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Salmonella Control in Food Manufacturing
Monday, Jul 2nd, 2018
In 2012, 831 foodborne outbreaks were reported to the Centers for Disease Control (CDC). 106 of these outbreaks were caused by Salmonella. 64% of people who were hospitalized because of these outbreaks were hospitalized for Salmonella-related complications. These can include salmonellosis, typhoid fever, paratyphoid fever, acute gastroenteritis, bacteremia, meningitis, osteomyelitis, and septic arthritis.
Why is Salmonella so dangerous?
The many strains of Salmonella are responsible for more hospitalizations and deaths than any other foodborne microorganism. Despite strict controls implemented by the Food and Drug Administration and other federal regulators, Salmonella infections have not decreased in the last fifteen years. Common sources of Salmonella in the food processing and manufacturing industries include:
- Fecal matter and intestinal contents from animals, including livestock, pests, and humans
- Dirt and soil
- Raw ingredients, especially poultry
- Dirty packaging
- Workers’ hands and clothing
Salmonella can survive at wide pH and temperature ranges. It can even lay dormant for long periods of time on surfaces and in foods, including dried grains. A single cell of Salmonella bacteria can cause illness in at-risk individuals, including people who are pregnant, young, elderly, or have weakened immune systems, so there are no acceptable levels for Salmonella contamination in food products.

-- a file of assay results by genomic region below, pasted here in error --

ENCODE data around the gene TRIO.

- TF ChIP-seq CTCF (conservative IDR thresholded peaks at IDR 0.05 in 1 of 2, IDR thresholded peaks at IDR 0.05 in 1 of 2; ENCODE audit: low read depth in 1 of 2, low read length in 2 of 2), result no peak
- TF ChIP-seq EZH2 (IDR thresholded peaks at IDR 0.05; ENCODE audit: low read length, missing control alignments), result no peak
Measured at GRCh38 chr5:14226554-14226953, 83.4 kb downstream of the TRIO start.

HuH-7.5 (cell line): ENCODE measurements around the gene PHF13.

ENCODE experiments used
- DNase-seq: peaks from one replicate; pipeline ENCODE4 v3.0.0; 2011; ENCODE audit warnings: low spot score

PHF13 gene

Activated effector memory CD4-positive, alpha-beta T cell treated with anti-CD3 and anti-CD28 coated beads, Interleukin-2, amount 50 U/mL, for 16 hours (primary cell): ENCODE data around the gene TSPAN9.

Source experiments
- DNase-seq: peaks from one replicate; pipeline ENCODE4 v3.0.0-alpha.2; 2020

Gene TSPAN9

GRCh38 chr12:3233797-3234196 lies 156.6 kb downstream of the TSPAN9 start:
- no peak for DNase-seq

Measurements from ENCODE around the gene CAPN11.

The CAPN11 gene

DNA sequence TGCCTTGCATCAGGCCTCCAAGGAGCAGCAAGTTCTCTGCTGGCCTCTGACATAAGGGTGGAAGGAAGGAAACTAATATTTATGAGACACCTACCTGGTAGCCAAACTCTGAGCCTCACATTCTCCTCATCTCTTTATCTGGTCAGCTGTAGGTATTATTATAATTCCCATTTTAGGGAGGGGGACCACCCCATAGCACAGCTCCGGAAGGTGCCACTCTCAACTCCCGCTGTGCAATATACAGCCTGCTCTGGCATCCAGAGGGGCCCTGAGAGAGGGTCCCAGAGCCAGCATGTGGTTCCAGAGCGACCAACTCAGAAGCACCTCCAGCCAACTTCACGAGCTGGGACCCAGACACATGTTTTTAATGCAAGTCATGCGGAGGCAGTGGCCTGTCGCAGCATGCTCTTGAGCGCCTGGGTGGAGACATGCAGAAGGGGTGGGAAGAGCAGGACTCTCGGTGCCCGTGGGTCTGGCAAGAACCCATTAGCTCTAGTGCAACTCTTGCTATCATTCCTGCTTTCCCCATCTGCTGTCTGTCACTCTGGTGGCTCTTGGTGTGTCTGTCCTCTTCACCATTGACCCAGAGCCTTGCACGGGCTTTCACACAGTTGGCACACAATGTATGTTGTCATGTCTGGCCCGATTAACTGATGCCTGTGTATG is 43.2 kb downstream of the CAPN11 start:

How can I prevent the spread of Salmonella in my facility?
Food manufacturing and processing plants are the first line of defense against Salmonella. Your employees must be trained on proper cleaning and sanitizing procedures, handwashing procedures, and contamination prevention procedures. Your facility should have special measures in place to prevent Salmonella contamination in finished products and product packaging, and to prevent cross-contact between raw ingredients and ready-to-eat foods. You should train your employees on proper hygiene, with an emphasis on handwashing procedures, and have supervisors regularly check that all procedures are being followed. Your Hazard Analysis and Critical Control Points Plan (HACCP plan) should detail the specific approaches that your facility will use to prevent Salmonella contamination. Salmonella can be killed through cooking and sanitation processes.
Salmonella is responsible for more hospitalizations and deaths than any other foodborne pathogen. Your facility must have specific cleaning and sanitizing procedures in place to prevent Salmonella from contaminating food products and to kill any Salmonella bacteria that many be present in ready-to-eat foods or other finished products. All employees must be trained on the dangers of Salmonella and other foodborne illnesses and how to prevent the spread of foodborne pathogens in their facility.
For further information, see:
- Causes and Symptoms of Salmonellosis
- Salmonella 2017 Case Definition
- Outbreaks of Human Salmonella Infections Associated with Live Poultry, United States